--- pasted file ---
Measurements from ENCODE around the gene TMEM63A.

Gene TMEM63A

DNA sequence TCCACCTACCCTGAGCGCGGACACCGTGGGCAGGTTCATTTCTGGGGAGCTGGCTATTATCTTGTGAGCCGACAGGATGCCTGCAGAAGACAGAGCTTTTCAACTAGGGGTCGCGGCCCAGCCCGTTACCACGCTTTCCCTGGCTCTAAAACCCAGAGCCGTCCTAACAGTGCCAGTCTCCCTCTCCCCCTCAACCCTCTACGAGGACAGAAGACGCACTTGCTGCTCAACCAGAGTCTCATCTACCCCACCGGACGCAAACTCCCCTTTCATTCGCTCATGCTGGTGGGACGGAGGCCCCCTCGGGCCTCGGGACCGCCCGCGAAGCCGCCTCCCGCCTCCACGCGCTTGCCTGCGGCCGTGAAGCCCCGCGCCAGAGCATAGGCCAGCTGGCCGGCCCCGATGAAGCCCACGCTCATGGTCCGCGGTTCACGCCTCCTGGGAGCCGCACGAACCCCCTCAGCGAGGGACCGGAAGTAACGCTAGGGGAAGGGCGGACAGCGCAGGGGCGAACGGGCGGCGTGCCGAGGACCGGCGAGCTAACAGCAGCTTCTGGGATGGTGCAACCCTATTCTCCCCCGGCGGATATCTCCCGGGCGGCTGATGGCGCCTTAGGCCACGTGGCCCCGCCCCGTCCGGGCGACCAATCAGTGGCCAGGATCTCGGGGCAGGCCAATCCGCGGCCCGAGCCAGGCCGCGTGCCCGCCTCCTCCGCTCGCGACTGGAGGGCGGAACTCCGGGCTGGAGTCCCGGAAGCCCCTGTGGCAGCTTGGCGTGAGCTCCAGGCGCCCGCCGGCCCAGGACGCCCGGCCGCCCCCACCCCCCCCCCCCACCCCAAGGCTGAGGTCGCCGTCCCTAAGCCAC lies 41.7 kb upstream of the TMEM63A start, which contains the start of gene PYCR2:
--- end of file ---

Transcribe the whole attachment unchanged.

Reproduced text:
Measurements from ENCODE around the gene TMEM63A.

Gene TMEM63A

DNA sequence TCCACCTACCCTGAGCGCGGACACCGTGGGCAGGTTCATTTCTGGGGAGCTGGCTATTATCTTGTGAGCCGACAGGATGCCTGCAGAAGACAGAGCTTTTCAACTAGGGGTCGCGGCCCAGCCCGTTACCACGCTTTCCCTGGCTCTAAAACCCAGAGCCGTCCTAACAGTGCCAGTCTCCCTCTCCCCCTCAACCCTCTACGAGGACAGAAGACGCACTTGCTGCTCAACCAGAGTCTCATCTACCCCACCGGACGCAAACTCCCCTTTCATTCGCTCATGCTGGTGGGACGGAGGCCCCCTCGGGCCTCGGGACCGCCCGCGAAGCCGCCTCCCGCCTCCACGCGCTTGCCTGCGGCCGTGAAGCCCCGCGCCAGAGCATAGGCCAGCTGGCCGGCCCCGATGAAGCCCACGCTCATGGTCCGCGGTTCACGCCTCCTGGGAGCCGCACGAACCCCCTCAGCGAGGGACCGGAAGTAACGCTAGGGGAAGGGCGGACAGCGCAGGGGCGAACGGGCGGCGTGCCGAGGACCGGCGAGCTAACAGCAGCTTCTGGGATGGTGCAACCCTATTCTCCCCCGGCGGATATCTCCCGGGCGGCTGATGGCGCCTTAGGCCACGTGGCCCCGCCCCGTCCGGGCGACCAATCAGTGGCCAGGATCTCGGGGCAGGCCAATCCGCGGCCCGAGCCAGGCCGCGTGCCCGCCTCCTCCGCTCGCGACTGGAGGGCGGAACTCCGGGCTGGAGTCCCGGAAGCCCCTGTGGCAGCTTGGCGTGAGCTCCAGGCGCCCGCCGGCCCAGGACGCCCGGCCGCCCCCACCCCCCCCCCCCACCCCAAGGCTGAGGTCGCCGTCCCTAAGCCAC lies 41.7 kb upstream of the TMEM63A start, which contains the start of gene PYCR2: